I would like to share a personal story. Some details have been changed to protect identities.
When I was a teen, we used to hang out at my friend Jenny’s house, and sometimes, her parents would act kind of funny.
I grew up with alcoholics, so I had seen adults act “kind of funny” before, but this was a slightly different kind of funny. Feverish talk. Jittery. Jenny’s parents and their adult friends would go down to the basement and speed-play the drums, or guitars, or whatever music instrument was nearby. They would crank up the music.
I never thought much of it, and I enjoyed hanging out at Jenny’s house. She had three younger siblings that I loved to babysit, and she came from a wealthier family than most. Jenny’s father owned his own locksmith business and her mother had her own dance studio.
They had a big house, let us do sleepovers, and had a backyard pool!
So, they acted a bit funny. So what? That’s just what adults did, right? It wasn’t a big deal to anyone, especially us kids.
Until it was.
Jenny called me one evening, crying. Her mother had been found dead in her room by one of her younger siblings. There was no suicide note, because it wasn’t a suicide. She had simply and accidentally overdosed on the “no big deal” drug the adults did. That day I found out what it was. It was cocaine.
This woman, who had everything to live for, made a mistake. A small mistake in measuring a small amount. It cost her everything.
Jenny’s life was never the same after that, but life kept going. In my early twenties, I made a friend at work. Selena was fun, upbeat, and super spontaneous! She was like a living, breathing theme park, she was so much fun 🙂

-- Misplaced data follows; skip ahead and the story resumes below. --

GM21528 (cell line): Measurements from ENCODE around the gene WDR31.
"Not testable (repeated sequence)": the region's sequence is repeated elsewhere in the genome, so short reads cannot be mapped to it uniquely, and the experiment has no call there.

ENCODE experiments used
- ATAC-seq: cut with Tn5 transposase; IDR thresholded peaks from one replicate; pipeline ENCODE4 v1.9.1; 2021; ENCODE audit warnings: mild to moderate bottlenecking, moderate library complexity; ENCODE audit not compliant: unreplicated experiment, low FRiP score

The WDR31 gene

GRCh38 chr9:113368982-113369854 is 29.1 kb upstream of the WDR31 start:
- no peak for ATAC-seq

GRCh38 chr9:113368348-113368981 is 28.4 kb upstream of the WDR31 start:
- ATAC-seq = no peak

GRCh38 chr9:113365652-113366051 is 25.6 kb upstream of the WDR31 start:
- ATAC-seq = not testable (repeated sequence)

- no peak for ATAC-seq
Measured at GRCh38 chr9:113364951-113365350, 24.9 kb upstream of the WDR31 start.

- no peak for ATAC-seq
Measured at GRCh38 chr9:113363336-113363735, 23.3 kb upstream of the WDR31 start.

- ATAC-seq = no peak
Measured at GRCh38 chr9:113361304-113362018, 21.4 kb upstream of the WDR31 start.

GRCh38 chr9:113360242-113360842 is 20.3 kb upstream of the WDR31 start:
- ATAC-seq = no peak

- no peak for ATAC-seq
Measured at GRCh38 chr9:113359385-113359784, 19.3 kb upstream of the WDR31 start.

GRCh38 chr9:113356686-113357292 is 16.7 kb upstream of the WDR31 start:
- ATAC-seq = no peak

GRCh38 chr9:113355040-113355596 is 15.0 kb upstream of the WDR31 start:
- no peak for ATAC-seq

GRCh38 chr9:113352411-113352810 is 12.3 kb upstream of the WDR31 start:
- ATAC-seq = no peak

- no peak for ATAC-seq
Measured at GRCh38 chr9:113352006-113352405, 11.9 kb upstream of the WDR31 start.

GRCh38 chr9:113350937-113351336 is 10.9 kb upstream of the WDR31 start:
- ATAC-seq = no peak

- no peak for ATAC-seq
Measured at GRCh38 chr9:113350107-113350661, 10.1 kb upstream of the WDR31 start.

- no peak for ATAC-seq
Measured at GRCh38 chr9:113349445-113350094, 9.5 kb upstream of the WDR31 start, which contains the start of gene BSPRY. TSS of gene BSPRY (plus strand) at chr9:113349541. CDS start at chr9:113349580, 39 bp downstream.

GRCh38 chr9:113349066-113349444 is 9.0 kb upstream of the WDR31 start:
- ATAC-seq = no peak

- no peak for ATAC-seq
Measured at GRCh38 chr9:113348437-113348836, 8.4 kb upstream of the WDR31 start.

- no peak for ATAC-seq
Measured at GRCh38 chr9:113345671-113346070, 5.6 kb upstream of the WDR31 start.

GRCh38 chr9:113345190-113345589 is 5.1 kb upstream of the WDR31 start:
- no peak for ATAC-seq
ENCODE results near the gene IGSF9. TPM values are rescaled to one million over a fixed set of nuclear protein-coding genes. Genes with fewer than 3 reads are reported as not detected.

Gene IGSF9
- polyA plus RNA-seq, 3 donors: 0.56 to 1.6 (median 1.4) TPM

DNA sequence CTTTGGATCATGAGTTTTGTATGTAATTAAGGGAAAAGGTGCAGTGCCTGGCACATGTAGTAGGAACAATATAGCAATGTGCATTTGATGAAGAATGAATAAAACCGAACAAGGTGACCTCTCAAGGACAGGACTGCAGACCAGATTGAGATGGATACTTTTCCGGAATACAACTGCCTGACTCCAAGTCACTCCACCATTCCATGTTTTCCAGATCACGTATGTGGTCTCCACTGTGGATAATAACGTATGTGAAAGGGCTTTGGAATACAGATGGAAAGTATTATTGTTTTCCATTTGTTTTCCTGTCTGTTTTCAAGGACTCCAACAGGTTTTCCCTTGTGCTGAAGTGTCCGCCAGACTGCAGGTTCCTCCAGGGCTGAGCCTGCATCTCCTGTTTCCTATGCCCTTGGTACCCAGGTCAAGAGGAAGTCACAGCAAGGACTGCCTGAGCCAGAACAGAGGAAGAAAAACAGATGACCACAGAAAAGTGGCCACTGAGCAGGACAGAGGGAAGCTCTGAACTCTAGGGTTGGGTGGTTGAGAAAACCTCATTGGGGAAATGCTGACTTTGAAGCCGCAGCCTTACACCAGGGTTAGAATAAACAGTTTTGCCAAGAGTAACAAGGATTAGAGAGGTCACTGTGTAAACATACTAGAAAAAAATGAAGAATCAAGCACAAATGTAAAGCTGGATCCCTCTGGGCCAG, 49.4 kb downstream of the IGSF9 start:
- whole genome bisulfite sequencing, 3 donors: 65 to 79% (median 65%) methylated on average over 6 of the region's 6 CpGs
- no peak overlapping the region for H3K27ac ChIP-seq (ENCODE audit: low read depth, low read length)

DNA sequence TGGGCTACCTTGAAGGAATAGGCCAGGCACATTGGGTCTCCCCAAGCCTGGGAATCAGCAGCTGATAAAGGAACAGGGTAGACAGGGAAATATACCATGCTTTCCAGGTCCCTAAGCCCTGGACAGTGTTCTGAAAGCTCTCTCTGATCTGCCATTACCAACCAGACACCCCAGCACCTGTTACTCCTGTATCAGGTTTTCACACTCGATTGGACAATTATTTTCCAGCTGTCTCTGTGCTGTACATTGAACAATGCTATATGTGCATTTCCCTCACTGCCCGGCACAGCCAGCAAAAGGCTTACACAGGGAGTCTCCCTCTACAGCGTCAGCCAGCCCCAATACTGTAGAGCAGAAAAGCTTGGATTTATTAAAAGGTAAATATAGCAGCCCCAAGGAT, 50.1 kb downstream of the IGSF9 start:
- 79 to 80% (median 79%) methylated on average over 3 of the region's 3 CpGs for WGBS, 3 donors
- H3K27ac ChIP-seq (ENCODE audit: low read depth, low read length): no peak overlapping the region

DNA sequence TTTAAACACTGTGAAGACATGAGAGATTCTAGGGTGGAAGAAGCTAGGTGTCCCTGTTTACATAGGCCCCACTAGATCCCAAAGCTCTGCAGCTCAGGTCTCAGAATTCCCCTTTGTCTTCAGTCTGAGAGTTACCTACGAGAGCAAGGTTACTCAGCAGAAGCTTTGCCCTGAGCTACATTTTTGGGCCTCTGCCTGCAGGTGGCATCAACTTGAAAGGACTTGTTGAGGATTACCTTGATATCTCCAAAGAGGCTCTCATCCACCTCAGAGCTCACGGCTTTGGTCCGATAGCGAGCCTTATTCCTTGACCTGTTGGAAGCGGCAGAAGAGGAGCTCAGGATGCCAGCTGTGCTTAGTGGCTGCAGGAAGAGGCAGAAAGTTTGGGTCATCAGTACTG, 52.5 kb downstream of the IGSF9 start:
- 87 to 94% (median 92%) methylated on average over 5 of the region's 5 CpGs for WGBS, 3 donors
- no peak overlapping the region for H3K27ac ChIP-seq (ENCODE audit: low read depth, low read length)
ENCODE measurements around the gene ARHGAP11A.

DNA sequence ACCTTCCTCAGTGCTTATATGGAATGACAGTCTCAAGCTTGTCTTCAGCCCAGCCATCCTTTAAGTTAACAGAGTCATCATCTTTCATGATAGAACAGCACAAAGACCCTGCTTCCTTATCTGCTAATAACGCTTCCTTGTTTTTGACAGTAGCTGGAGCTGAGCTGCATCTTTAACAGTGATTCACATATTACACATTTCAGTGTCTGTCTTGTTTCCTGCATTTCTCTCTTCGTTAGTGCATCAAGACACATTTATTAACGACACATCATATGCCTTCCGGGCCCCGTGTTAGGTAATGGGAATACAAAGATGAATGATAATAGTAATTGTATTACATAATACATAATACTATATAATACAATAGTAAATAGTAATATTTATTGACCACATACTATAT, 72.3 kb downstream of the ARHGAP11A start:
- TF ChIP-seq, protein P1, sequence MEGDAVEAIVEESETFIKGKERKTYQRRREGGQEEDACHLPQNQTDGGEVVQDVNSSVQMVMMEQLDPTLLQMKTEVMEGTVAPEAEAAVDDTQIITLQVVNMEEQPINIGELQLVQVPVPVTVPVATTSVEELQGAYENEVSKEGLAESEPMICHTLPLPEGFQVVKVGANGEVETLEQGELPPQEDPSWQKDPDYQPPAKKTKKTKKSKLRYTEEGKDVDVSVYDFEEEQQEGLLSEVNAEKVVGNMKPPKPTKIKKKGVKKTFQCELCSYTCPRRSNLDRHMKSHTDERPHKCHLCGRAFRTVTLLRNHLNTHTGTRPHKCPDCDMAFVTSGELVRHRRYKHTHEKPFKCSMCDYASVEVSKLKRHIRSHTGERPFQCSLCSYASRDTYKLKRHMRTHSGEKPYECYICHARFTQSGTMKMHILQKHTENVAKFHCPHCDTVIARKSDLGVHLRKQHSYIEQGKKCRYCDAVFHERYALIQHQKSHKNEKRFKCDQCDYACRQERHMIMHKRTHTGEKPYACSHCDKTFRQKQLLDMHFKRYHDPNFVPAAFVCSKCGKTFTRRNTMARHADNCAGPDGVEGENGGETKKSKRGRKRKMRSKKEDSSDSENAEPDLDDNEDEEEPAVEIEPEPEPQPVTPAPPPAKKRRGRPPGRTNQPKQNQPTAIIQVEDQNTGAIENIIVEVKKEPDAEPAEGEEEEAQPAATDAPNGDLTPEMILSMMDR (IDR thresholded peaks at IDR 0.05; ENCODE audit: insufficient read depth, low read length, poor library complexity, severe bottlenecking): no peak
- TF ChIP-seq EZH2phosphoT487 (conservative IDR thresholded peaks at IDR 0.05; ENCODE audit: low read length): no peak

The first time I went to her house, she tuned on the TV to music (she was so cool!) and then she turned to me and offered me “a bump.” I will admit, I was a bit naive, even in my twenties. So, I ask, “A bump? What’s that?”
She had asked the question as if it was no big deal. Like she was offering me a soda pop or a snack. Turns out, she was offering me cocaine ~ the same drug that killed Jenny’s mom.
It had been years since Jenny’s life was shattered by the drug, but it still came to mind quickly. The surprise, the shock, the sadness. The utter devastation. How could Selena act so flippant about something like that?
Selena waited for my reply with a pleasant face, a “no big deal” smile on her face. I knew I would lose a friend, but I said no anyway.
No amount of after-school specials, no amount of D.A.R.E. visits to my campus could have prepared me for what happened to Jenny. Her mother, an intelligent businesswoman that had everything to live for, had made a tiny mistake in measuring. And that was that.
It left a lasting impression on me.
Selena made new friends that liked the drug because it kept them skinny, and eventually her highs and lows became too extreme for me to deal with. Our friendship soon ended, and I transferred jobs.
I wanted to share that story with you because I don’t share any selfies, but maybe I can share the things that are more profound.
Also because people can do dangerous drugs and act like they’re not a big deal at all. You’re not going crazy, and you’re not exaggerating! They are dangerous, it’s just that most people haven’t had a negative experience, watching someone else’s life shatter like I did.
And, I’ve also been reading through Ellen Hopkin’s Crank trilogy, and wanted to share my own experience with drugs. Because they don’t just affect the person that does them. Even if it’s just one person doing drugs, it affects everyone around them, everyone that cares.
Stay safe and sweet by staying sober ❤️
안녕! Bye! Ciao!